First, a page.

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Lung Cancer News Tips from Duke Comprehensive Cancer Center

Lung Cancer News Tips from Duke Comprehensive Cancer Center
Lung Cancer News Tips from Duke Comprehensive Cancer Center


Duke Health News Duke Health News

At the Duke Comprehensive Cancer Center, members of the Thoracic Oncology Program are working to improve the treatment and care of patients with lung cancer, the nation's leading cancer killer in both men and women. In 2000, lung cancer is expected to claim 156,900 lives in the United States. While the death rate from lung cancer has increased dramatically since cigarette smoking became popular in the 1930s, in recent years the death rate in men has begun to decrease and in women it has become stable, according to the American Cancer Society. November is Lung Cancer Awareness Month, and below are a few of the cutting-edge resources available at Duke.

Patient Happy with PDT -- Certain patients with lung cancer at Duke Comprehensive Cancer Center can choose a less harsh treatment to destroy their tumors -- photodynamic therapy, or PDT. Patients first take a drug that accumulates primarily in cancer cells and makes these cells sensitive to light. Then a cool laser activates the drug, killing the cancer cells. Unlike chemotherapy and radiation therapies, PDT can be used as many times as necessary, said thoracic surgeon Dr. Thomas D'Amico.

"The goal of PDT is to improve the quality and quantity of a patient's life by removing significant airway obstruction," D'Amico said.

PDT is less risky than traditional heat lasers that could burn away healthy tissue as well as cancerous cells, said D'Amico. The result is a procedure that's easy for patients to tolerate.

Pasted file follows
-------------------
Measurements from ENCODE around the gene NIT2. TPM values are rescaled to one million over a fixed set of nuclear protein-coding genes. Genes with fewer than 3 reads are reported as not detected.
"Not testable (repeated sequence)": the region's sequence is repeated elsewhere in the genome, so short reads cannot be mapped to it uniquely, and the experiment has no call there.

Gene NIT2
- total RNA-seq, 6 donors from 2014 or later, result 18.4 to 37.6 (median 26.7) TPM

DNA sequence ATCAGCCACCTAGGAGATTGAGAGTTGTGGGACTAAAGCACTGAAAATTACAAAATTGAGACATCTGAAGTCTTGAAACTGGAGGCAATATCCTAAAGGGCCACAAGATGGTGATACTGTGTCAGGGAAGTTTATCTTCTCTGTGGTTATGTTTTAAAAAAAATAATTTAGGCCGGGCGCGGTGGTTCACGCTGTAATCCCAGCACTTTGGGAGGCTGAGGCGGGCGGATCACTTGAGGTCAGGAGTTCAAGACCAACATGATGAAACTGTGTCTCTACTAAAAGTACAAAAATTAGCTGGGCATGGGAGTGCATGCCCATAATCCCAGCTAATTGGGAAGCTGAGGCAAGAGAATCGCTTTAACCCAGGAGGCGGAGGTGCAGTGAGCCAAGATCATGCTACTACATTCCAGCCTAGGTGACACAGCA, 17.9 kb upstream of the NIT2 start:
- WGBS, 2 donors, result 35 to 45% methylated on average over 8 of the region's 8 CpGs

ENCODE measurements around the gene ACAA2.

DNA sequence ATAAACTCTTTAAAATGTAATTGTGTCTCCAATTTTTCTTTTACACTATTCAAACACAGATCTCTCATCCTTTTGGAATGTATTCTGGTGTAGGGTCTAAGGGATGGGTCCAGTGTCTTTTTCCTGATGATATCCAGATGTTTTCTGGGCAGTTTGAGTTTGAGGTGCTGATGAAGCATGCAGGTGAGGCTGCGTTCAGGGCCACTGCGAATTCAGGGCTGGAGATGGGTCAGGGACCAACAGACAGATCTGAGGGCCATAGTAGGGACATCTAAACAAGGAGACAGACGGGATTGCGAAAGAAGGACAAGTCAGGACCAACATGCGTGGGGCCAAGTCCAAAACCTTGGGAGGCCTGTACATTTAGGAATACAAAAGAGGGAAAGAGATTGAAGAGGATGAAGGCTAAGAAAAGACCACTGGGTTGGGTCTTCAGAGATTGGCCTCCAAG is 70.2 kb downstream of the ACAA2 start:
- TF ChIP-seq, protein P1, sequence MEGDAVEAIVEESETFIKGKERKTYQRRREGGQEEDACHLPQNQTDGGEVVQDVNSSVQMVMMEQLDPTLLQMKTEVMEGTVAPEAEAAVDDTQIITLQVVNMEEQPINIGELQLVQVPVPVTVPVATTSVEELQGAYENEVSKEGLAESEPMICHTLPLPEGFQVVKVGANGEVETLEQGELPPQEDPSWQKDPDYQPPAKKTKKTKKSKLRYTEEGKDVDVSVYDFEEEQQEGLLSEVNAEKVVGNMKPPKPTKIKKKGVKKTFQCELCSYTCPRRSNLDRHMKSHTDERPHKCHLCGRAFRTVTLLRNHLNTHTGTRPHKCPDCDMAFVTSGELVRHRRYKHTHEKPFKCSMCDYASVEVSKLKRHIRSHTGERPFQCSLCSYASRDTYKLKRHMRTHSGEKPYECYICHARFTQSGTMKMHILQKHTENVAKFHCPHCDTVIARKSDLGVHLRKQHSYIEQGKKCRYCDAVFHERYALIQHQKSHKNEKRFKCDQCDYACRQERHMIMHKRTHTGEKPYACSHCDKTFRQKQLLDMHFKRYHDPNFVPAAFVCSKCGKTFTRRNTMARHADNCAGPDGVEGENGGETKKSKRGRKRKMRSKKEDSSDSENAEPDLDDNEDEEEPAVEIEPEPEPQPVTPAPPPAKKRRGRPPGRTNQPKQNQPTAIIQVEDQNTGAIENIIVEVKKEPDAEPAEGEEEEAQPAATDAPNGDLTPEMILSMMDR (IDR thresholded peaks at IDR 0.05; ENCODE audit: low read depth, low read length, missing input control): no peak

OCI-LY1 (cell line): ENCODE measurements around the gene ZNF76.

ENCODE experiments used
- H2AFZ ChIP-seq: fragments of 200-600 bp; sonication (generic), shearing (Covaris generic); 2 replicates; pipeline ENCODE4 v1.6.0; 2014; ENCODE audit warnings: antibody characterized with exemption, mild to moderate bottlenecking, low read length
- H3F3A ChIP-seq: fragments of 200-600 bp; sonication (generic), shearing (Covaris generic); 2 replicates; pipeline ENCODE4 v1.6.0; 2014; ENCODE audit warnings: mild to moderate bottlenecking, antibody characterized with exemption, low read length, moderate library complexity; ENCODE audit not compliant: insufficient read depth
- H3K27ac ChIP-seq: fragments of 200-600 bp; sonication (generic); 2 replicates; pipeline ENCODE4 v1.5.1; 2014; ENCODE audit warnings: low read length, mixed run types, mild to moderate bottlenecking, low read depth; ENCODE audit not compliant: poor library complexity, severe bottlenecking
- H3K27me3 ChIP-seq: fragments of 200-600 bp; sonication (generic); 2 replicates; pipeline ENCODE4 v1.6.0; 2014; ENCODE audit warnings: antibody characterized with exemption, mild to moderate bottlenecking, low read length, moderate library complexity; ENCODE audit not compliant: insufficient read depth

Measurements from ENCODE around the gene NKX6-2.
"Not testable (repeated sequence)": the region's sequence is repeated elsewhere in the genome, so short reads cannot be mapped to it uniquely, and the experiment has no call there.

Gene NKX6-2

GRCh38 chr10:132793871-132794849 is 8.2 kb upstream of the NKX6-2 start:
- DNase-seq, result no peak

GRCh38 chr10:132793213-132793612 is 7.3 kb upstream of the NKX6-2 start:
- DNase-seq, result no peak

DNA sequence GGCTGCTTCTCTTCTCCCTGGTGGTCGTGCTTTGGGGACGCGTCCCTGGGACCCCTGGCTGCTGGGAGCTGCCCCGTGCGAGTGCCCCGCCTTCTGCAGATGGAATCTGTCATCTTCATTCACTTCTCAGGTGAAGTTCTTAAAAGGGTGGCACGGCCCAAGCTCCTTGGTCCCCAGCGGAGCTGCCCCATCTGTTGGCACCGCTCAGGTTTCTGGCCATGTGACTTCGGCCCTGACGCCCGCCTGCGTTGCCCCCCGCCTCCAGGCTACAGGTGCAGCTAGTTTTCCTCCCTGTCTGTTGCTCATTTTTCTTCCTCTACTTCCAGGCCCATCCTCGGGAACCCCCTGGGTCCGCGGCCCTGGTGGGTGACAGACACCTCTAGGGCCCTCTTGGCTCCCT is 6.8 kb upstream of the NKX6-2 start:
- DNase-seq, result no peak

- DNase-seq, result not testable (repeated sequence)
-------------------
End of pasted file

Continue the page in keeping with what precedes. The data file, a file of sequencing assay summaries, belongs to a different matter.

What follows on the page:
Robert Foster, originally from New York but now living in Durham, had PDT on July 24 as part of his treatment plan.

"Everything is just working beautifully," Foster said recently. "It's amazing to me that so much can be done, that deep in your lung, with no discomfort."

HOMING IN ON RENEGADE CELLS -- Survival rates in lung cancer haven't improved much over the last 40 years, though advances in surgical techniques have made an impact in early stage disease. Historically, chemotherapy has not been very effective for lung tumors, but new research -- involving targeted therapies that attempt to restrict cell-killing effects to cancer cells to improve results and reduce side effects -- hopes to change that.

"Typical chemotherapy kills all cells, but kills cancer cells more than normal cells," explained thoracic surgeon Dr. Thomas D'Amico. "With so-called targeted therapies, we target a specific process, protein or gene that is found only in cancer cells."

One phase II study at Duke and elsewhere is testing an AstraZeneca drug called Iressa that is aimed at the altered cell growth regulation found in cancer cells, particularly a protein called "EGFR" -- epidermal growth factor receptor.

In phase I studies, Iressa provided a partial response or stable disease in 25 percent of patients who had not responded to conventional therapies. That success rate is twice as high as anything else that has been tested for lung cancers that have not responded to available drugs, says senior medical resident Dr. Jeff Petty, who works with Dr. Jeffrey Crawford, director of the Thoracic Oncology Program.